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Old 11-05-2012   #11
ranamafana's Avatar
Pagosa Springs, Colorado
Paddling Since: 1800
Join Date: Jul 2005
Posts: 54
Pogies for me, I tried paddling with gloves, but didn't feel like I had the same sensitivity to my paddle. I tried some old school pogies that were too hard to get in & out of easily, so just stuck with cold hands for years. Finally my paddling buddy didn't believe me when I said my hands were fine & she gave me a sweet pair of neoprene pogies last season, and after a few times, I love them. I just got off the Canyon a few weeks ago, and even though the water wasn't that cold, I wore them just for the sun/wind protection. Different things work for different hands. It's all about the right grip on the shaft

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Old 11-07-2012   #12
burnor's Avatar
Boise/Hokitika (New Zealand), Idaho
Paddling Since: 2006
Join Date: May 2010
Posts: 46
I learned to paddle in MN and thus am used to creeking whilst ice is still on the banks and bergs are floating down. In really cold weather (air temp near or less than freezing) the NRS toaster mitts or reactor gloves are pretty necessary. Pogies are just not water tight enough... there are some guys that do it, and tend to just have cold hands. However I find gloves/mitts more difficult to do draw strokes with... in general just less sensitive. But a necessary evil. The toaster mitt's are warmer and thinner than reactors... which is nice. But I can't put my skirt on with the mitts... while a can with the gloves. Just takes longer having to take the mitts on/off if there's frequent portaging/scouting.

In warmer air (40 and above) or water I find pogies to my liking. But I have not noticed my stroke being shorter. In fact my draws feel better and less sweeping around for making moves.

In either case... I personally won't blame my handwear on my paddle technique. Try em' both out and form your own opinion


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Old 11-08-2012   #13
Beaverton, Oregon
Paddling Since: 2005
Join Date: Jun 2010
Posts: 569
Back to the OP, I don't think the presence of pogies is causing people to take shorter strokes. Even if it is, I don't think it matters. The average boof stroke is shorter than an average travelling stroke anyway. It just depends on when you need to lay in the power.
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Old 11-08-2012   #14
Mad Scientist/Creeker
Join Date: Oct 2003
Posts: 803
The length of your stroke is all about your torso rotation. It has nothing to do with your hands. IMO when you change your feel on the paddle, or anything really, it opens up the opportunity for mental lapses in technique. Why? Because if you're focused on what's changed with your gear, you can not focus on running the river.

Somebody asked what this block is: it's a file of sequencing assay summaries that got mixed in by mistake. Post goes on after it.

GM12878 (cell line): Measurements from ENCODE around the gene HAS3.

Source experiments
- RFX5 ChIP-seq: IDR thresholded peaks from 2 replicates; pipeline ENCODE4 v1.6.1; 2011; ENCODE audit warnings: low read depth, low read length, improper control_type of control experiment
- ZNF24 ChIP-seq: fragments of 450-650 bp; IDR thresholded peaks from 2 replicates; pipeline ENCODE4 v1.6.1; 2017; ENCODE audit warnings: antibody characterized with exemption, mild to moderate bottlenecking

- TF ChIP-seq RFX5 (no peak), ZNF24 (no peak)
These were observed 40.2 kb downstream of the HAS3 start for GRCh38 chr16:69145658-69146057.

Many people's technique for dealing with this is to paddle only with what you are used to, but then when you get something new you just have to gut it out until you can get used to it. A better solution might be to relax your mind and focus on the river, instead of that your pogies feel weird. I only bring this up because Rivervibe was asking about his stroke length in relation to the pogies, which IMO are not, and can not, really be directly related.

I personally like pogies, mainly because when my hands are cold I wear'em but when I enter a rapid I generally take them off and slide them to the middle of my paddle. I like to be able to have my hands available for rescue, grabbing onto rocks etc., so for me, pogies offer the most flexibility. If it's really cold though this technique yields fairly cold hands. I have an old pair of Mountain Surfs and refuse to give them up because they are the shortest cut out there and very easy to slide your hands in and out of.
Evan Stafford
Cub boater: "What do the spiders mean?" Old fart boater: "Trust your intuition." CRCII
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Old 11-08-2012   #15
Durango, Colorado
Paddling Since: 1996
Join Date: Jun 2004
Posts: 808
No doubt. Paddling with no gloves or pogies is best. Nothing in your way. But sometimes it is just too cold. I have used pogies for the last decade. Tried gloves- but they are no good. Gloves don't allow direct paddle feel. For me, that is a deal killer. Also, gloves are not warmer in my experience. Tried gloves once on a coooold upper a day, and my hands froze till I switched to pogies. Agree with Evan that being able to get your hands out of your pogies is key. If you need your bare hands, they are there. Still keep a pair of gloves in my boat on cold days for rescue or for people who think animas river water wont be that bad.
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Old 11-09-2012   #16
lmyers's Avatar
Buena Vista, Colorado
Paddling Since: 2005
Join Date: Jun 2008
Posts: 4,207
I notice a difference with my paddling when wearing pogies too. I prefer gloves, but not just any gloves, I have only found one pair that grips the paddle well, is extremely warm and is flexible and easy to articulate each finger.... the NRS reactor glove: NRS Reactor Rescue Gloves at

GARNA’s mission is to foster stewardship of the resources of the greater Arkansas River region through education, volunteerism and experiences.
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